Dubbed the ‘sub-continental Marcel Duchamp’ for his elevation of everyday articles into art, contemporary Indian artist Subodh Gupta’s work touches on the social and economic situation of present-day India.
Lunch boxes, tin cans, tiffin lunch boxes, thali pans, bicycles and milk pails are all transformed into breathtaking sculptures. A reflection of the economic transformation of his homeland, his works display the juxtaposition between ancient and modern culture, tradition and change.
A new book of his work, Subodh Gupta offers in-depth essays written by art critics and specialists in Gupta’s work, as well as a new annotated chronology summarising his career.
The book follows the first retrospective dedicated to Subodh Gupta in France, which took place at the Monnaie de Paris earlier this year. The exhibition retraced Gupta’s entire career, from the early days in the 1990s to his latest experimentations with video and sound, presenting artworks from public and private collections including the iconic aluminum car, Doot; Very Hungry God, a skull made out of steel utensils to underline the need to feed an always hungrier god and Faith Matters, a sushi conveyer belt carrying an array of tiffin boxes.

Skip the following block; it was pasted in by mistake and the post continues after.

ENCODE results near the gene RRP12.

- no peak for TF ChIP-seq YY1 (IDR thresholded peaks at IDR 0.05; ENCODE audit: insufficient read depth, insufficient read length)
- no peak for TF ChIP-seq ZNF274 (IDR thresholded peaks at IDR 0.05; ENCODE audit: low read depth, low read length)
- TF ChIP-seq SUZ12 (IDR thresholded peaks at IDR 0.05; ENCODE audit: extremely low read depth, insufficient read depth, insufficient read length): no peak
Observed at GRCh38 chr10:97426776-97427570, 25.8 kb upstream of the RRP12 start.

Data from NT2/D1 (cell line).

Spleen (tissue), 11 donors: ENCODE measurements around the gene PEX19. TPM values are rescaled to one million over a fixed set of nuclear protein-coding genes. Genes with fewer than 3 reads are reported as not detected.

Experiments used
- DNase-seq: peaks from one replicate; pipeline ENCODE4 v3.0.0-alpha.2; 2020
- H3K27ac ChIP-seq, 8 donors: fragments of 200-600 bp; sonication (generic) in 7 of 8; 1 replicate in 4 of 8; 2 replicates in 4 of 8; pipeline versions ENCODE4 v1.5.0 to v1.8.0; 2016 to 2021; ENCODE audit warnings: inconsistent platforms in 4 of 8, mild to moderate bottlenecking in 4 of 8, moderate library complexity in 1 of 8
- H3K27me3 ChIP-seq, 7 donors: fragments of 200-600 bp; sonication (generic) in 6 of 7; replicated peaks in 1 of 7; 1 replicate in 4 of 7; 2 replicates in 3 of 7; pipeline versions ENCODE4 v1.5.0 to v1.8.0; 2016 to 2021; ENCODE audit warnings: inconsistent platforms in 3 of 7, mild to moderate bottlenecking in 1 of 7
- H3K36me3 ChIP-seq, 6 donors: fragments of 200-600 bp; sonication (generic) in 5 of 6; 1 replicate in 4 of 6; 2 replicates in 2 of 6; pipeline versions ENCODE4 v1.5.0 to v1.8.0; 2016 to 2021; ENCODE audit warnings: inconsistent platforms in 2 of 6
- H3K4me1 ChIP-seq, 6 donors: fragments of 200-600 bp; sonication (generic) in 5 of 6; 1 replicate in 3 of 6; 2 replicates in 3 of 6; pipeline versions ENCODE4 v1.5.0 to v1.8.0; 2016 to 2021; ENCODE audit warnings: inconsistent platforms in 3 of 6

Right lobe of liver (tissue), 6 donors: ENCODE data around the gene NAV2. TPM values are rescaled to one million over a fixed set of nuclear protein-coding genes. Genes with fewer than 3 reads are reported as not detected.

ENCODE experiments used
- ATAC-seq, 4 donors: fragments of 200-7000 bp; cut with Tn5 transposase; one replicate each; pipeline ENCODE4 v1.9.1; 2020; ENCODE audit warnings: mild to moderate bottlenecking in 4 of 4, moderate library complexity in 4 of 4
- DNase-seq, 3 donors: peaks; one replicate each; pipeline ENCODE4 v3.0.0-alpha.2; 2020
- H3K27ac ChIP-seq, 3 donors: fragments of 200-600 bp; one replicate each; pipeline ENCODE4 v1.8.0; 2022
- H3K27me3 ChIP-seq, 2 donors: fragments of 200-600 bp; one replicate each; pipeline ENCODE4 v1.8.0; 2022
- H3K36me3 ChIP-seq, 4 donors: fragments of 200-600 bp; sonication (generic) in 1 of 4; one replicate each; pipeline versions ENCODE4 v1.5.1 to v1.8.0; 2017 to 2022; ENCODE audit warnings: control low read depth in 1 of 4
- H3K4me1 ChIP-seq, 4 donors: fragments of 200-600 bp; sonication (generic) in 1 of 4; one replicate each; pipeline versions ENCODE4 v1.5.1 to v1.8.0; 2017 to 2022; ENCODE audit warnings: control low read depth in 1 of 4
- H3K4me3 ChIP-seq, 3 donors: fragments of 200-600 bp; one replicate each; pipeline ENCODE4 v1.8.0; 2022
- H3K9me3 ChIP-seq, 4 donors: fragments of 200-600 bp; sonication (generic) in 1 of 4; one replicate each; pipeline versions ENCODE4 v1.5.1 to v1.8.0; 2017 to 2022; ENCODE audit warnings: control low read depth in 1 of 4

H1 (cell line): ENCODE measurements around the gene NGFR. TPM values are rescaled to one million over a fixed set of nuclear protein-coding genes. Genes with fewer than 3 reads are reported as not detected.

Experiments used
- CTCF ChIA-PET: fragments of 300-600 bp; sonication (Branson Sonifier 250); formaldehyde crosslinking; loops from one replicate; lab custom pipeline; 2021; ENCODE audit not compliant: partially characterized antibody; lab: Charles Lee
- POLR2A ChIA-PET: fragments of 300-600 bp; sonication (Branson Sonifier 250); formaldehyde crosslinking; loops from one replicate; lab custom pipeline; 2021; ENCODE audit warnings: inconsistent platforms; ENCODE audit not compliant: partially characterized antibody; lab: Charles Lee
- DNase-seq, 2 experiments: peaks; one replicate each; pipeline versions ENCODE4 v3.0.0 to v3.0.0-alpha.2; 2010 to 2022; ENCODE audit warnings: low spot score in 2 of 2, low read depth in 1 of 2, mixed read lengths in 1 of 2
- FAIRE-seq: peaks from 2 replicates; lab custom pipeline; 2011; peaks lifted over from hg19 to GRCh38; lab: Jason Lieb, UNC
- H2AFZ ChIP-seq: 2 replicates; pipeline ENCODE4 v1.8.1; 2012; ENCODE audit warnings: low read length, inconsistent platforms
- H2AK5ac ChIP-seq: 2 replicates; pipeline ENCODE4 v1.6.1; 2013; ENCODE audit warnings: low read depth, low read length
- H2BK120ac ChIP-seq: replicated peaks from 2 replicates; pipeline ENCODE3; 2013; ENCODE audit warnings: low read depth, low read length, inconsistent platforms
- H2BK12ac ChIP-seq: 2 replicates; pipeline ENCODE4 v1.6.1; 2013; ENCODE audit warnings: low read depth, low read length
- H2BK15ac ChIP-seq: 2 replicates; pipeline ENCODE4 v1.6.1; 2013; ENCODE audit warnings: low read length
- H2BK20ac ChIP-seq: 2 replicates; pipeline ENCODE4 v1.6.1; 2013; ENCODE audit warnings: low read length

The new book includes these, as well as the new version of Specimen No. 108, a monumental, steel Banyan tree specially produced for the courtyard of the Monnaie de Paris, Jal Mein Kumbh, Kumbh Mein Jal Hai (The Water Is in the Pot, and the Pot Is in the Water), and Two Cows, inspired by the distribution of milk across India.
Subodh Gupta was born in 1964 in Khagual, Bihar. He studied at the College of Art, Patna before moving to New Delhi where he currently lives and works. Trained as a painter, he went on to experiment with a variety of media and is now one of India’s most well-known artists. His work has stood out in major international biennials and been the subject of numerous solo exhibitions across Asia, Europe and America.
The book Subodh Gupta will be available through Skira from December.